COMMUNION AND WORD (Recollection Material for May 2019)
The lamp that guides our steps on the road to communion is the Word of God. St. Augustine considered it his inseparable companion and his own joy. All text of the Word of God invites us to be able to say like St. Augustine and with St. Augustine: Vox tua gaudium meum! Your voice is my joy! (conf. 11, 3).
I PREPARE MY HEART
The principal objective of this day of recollection is dialogue with God. It does me much good to listen to the messages of God, allow myself to be touched by them and respond to them. There are noises that make my dialogue with God difficult. Therefore, it is indispensable that I put aside these noises. I make sure that I find myself in a place where there are no external noises that hinder my interior silence. I prepare my heart by eliminating the interior noises. For that purpose I take five deep breaths being conscious of how I inhale and exhale. At the same time, I am conscious of the noises that are found in my interior, and I let go of them and let them pass away. I become conscious of the images and fantasies inside me, of the thoughts, of the tensions … and with serene attitude I let them pass away and release them. Once I find myself serene and disposed for an encounter with God, I ask the gift of prayer:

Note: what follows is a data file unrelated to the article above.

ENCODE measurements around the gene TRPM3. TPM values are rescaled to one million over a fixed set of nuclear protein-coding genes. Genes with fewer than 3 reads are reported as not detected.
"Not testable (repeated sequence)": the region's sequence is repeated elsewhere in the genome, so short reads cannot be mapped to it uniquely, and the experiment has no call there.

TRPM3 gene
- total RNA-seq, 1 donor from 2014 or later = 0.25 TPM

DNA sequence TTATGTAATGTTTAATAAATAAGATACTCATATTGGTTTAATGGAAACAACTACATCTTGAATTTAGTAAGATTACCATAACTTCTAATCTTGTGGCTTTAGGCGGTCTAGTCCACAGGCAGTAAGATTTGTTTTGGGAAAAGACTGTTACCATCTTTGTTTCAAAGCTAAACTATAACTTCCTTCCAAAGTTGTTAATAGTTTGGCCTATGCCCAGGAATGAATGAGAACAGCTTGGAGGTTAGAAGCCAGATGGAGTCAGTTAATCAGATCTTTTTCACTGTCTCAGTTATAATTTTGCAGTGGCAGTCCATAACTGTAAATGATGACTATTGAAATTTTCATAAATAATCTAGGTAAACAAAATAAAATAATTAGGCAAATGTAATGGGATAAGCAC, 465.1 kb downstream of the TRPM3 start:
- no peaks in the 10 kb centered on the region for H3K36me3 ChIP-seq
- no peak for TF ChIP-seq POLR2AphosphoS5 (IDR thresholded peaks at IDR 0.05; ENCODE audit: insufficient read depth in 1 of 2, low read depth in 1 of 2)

Come, Holy Spirit, by whom every devout soul who believes in Christ is sanctified to become a citizen of the City of God! (en. Ps. 45:8) Come, Holy Spirit, grant that we receive the motions of God, put in us your flame, enlighten us and raise us up to God (s. 128, 4).
I OPEN MY HEART
With heart well disposed and with serenity, I read slowly the following words, savoring them and allowing myself to be touched by them:
Your word is a lamp for my steps
And a light for my path.
I have sworn and have made up my mind
To obey your decrees.
Lord, I am deeply afflicted:
By your word give me life.
Accept, Lord, the homage of my lips
And teach me you decrees.
Though I carry my life in my hands,
I remember your law.
Though the wicked try to ensnare me
I do not stray from your precepts.
I RETURN TO THE HEART
In these verses the Word (Dabar) is mentioned two times, it is lamp to my steps (v.105) and fount of life: “give me life –revive me- according to your word” (v.107). In the center (v.106) the reference to the Covenant: “I have sworn and have made up my mind to obey your decrees” (literally: “to obey the judgments of your justice”). Here the psalmist uses two words that describe the kind of justice: sadok which means to make oneself just, and sapat which refers to pronouncing a just law, and practicing it to make oneself just.